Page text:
RIO DE JANEIRO – Some countries are great at the Olympics, some … not so much. Bangladesh is the eighth-most populated country on earth, home to more than 171 million people, but its Games record makes for sorry reading.
Bangladesh not only has never won a medal but until golfer Siddikur Rahman clinched his spot in Rio by finishing 55th out of 60 in final qualifying, no athlete had reached the Olympics on merit.
The disappointing tale means Bangladesh boasts a worse Games record thanBahrain, Barbados, Bermuda, Botswana, Burundi and plenty of other nations with different first letters – all of the aforementioned have won one, and only one, medal in their history.
Other than Bangladesh, war-torn Democratic Republic of Congo and Myanmar, until recently cut off from the wider world by its dictatorial government, are the other countries in the top 40 of the population rankings never to have won an Olympic medal, summer or winter.
In past Olympics the only spots for Bangladeshi athletes came through the wildcard system, which offers places to countries that had not met typical qualifying criteria and otherwise would have no involvement.
Part of the reason behind Bangladesh’s struggles is much of the nation’s sporting interest is focused solely upon cricket, which is not an Olympic sport.
Rio 2016: Five of Thursday's biggest events to watch at the Olympics
International cricket matches in Bangladesh attract huge crowds and leading players are among the biggest celebrities in the country.
“It’s crazy over there,” says Shameen Tarafder, an expat Bangladeshi table tennis player now living in Australia. “Since 1997 when Bangladesh first qualified for the cricket World Cup everyone wants a piece of it. The cricket players are sporting rock stars, the rest nowhere. Kids want to be cricketers, not athletes or football players. It’s a constant problem for other sports hoping to recruit talent.”
Among the “wildcard” athletes to represent Bangladesh in London four years ago was gymnast Syque Caesar – an American from the University of Michigan who qualified through his parentage. Caesar, now the men’s assistant coach at Stanford, was selected after his college coach suggested seeking dual nationality.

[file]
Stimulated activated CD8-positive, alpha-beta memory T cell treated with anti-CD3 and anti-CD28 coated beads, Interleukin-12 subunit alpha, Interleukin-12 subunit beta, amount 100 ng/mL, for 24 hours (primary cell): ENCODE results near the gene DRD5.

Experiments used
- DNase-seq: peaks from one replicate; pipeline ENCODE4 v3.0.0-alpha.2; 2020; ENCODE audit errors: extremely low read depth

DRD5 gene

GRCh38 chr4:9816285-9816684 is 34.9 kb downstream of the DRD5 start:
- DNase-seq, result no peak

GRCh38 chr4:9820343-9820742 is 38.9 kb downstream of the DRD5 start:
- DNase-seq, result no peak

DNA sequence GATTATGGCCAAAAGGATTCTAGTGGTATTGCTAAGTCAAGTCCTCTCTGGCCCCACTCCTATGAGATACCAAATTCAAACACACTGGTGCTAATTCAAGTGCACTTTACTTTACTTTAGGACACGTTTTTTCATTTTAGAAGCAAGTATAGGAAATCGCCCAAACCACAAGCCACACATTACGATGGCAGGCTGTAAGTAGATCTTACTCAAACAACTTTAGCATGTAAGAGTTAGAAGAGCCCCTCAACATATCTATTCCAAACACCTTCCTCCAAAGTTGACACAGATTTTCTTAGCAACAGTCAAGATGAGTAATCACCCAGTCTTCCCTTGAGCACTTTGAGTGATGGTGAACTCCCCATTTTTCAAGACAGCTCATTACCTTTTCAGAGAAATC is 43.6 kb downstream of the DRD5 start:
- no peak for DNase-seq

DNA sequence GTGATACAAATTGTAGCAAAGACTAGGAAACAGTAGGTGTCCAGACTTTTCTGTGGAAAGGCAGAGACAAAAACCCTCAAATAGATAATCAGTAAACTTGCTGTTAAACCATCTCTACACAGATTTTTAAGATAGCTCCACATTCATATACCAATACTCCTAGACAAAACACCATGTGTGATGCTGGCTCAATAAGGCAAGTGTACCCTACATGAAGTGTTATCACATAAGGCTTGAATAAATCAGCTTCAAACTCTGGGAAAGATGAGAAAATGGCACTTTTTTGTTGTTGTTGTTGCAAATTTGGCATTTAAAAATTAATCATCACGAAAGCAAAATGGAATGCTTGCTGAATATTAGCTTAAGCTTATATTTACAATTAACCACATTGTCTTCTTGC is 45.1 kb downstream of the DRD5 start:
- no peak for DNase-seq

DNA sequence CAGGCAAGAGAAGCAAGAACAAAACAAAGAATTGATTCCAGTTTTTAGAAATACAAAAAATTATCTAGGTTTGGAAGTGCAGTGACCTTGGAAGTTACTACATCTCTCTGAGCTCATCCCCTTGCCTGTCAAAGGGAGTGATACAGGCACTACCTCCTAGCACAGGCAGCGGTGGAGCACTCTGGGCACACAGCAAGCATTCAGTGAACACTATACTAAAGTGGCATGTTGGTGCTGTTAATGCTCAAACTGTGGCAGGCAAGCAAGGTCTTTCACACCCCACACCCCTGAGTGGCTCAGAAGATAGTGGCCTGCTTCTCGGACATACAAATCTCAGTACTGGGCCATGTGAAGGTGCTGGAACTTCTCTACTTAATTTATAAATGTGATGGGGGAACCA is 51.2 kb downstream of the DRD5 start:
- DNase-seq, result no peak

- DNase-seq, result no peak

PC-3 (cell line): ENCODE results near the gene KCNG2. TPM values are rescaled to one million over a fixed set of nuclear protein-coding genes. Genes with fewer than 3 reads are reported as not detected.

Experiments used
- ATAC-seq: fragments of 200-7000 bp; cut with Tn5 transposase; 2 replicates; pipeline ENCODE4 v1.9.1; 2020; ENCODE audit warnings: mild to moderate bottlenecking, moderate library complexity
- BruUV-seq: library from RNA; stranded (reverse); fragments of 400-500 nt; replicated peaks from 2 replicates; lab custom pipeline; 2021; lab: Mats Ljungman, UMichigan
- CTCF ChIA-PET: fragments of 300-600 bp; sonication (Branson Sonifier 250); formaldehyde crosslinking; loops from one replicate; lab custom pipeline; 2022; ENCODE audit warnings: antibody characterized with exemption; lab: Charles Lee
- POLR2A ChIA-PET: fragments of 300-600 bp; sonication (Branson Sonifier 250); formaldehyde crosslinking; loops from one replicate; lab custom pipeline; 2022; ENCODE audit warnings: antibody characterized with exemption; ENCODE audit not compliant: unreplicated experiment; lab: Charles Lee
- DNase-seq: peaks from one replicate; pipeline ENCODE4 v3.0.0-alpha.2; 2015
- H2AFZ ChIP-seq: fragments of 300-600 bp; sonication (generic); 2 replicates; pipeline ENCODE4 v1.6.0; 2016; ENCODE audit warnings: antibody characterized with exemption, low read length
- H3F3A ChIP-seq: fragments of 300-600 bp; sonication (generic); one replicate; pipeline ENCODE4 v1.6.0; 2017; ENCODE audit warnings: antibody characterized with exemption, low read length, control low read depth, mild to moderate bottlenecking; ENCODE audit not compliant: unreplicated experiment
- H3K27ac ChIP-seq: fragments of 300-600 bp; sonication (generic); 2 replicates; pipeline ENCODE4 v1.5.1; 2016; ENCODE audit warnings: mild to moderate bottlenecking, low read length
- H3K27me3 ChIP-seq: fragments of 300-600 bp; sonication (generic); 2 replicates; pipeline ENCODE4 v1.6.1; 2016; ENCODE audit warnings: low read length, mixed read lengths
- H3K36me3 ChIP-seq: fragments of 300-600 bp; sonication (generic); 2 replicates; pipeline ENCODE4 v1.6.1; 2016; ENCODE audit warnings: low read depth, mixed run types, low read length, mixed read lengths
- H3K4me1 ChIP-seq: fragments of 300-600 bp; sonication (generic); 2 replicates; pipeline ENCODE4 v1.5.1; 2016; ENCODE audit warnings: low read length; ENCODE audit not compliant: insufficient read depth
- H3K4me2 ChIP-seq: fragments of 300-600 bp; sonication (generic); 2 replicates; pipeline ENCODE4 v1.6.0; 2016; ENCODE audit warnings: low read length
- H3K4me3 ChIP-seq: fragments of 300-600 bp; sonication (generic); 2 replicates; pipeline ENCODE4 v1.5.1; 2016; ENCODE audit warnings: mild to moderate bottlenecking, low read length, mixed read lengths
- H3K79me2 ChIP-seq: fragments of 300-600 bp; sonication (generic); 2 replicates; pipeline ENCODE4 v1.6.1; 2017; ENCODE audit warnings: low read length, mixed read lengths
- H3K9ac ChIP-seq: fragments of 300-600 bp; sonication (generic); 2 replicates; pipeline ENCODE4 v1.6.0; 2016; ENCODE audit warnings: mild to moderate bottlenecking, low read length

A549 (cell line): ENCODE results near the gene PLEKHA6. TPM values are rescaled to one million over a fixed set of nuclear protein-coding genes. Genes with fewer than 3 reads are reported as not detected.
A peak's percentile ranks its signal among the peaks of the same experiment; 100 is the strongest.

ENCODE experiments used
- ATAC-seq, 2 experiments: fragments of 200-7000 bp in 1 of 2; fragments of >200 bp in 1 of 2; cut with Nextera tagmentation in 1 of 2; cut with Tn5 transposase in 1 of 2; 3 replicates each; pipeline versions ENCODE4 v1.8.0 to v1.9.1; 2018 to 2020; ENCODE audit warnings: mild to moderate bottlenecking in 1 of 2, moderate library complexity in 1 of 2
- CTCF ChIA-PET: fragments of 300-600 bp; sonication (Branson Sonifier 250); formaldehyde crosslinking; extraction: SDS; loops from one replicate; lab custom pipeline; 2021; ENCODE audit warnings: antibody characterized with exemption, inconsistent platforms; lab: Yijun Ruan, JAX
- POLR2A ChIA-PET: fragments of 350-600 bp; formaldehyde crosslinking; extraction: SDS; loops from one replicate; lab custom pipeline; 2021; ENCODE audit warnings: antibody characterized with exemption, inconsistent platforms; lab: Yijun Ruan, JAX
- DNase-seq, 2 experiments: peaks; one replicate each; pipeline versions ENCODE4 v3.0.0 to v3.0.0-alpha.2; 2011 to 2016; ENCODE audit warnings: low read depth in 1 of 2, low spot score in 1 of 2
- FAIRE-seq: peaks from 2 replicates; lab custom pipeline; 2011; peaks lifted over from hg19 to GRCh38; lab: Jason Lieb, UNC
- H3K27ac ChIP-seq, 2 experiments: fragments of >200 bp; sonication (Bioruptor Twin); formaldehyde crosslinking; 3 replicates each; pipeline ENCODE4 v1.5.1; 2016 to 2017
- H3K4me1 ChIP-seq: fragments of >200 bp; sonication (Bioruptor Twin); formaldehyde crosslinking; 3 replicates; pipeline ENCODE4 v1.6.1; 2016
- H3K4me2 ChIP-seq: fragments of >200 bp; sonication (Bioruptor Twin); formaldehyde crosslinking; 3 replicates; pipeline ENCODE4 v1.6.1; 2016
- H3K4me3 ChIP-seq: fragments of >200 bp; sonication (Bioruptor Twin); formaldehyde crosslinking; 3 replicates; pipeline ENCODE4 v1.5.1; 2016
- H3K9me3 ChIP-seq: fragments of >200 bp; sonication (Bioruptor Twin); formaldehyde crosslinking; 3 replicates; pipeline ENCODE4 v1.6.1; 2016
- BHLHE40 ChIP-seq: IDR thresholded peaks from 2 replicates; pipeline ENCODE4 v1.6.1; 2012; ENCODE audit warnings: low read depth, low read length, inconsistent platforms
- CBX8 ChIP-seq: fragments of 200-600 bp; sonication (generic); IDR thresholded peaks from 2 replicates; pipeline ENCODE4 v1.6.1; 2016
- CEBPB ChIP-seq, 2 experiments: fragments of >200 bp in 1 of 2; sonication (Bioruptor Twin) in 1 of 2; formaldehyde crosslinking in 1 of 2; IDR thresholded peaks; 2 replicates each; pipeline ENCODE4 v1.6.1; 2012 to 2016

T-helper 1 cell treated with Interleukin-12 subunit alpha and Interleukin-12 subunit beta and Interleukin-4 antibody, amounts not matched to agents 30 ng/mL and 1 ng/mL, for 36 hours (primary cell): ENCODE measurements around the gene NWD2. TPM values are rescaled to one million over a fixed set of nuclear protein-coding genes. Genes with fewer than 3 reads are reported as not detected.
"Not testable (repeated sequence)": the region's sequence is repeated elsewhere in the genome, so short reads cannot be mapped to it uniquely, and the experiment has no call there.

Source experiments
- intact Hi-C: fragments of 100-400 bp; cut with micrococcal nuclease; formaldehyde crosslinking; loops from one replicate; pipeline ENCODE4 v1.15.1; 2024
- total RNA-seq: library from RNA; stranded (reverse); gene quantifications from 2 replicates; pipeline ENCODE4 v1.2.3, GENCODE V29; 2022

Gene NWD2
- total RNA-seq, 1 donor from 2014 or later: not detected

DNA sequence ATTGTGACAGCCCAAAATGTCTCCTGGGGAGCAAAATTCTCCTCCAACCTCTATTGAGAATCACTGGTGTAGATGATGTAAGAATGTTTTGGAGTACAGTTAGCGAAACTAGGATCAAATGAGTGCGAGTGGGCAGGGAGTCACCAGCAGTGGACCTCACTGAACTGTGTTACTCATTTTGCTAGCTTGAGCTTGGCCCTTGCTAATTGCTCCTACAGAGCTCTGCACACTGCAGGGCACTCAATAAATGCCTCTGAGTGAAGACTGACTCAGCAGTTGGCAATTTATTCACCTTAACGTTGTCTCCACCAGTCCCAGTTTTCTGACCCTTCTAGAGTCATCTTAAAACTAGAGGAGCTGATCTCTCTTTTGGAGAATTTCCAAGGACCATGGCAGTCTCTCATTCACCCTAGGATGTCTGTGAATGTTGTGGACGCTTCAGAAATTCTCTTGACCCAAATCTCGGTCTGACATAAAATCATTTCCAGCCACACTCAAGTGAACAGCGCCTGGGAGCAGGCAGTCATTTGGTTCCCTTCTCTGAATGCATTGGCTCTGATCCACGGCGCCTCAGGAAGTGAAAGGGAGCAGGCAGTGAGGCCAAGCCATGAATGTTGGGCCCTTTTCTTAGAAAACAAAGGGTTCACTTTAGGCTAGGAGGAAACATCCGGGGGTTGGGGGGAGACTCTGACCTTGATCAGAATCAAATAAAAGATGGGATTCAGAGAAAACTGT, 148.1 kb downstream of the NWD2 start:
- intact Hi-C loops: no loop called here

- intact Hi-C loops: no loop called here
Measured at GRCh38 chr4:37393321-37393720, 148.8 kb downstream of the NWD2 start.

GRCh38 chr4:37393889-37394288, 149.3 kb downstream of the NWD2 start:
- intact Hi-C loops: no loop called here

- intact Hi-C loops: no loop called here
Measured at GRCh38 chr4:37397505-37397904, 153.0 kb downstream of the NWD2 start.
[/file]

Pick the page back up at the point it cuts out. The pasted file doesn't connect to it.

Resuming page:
“My dad was a professional soccer player in Bangladesh so a lot of his teammates and colleagues and friends actually hold pretty high positions with the sports federation there,” Ceasar told USA TODAY Sports. “So he contacted them to see what the options were.”
Caesar, whose parents and two siblings were born in Bangladesh, was awarded citizenship, then invited to an international meet in Dhaka where he won several medals. On the back of that performance he was selected for the Games but suffered a bicep tear in the January that threatened his involvement and forced him out of NCAA events.
“I was actually pretty hush-hush about it. I didn’t tell the federation or anything. I kept it under wraps. So if I had given them even one little incident of failure or something going wrong, I’m putting my eligibility to go at risk. I kept it very, very quiet and if they read something about it I would just say it’s a small injury.”
NBC's Michele Tafoya hearing darnedest things in Rio
More injury misfortune struck just two weeks before the competition. Ceasar tore his other bicep, but he was not prepared to let his Olympic dream fade. He competed in four events – with a best of 27th on the parallel bars.
“Bangladesh had never won a medal but at the same time they were realistic,” Ceasar added. “I would’ve loved to win a medal obviously, but that wasn’t what was going through my head. I was just thinking of nailing my routines and at the end of it telling people, ‘Oh yeah, I also did it with one bicep.’”
Even with the spate of withdrawals from the Olympic men’s golf tournament, purportedly on the grounds of Zika concerns, Rahman doesn’t stand much of a chance of reaching the podium.
However, the 31-year-old got to carry the national flag at the Opening Ceremony and is proud to be part of history. When asked what made him most proud of the achievement of reaching Rio, he had an immediate answer.
“That I qualified,” he said.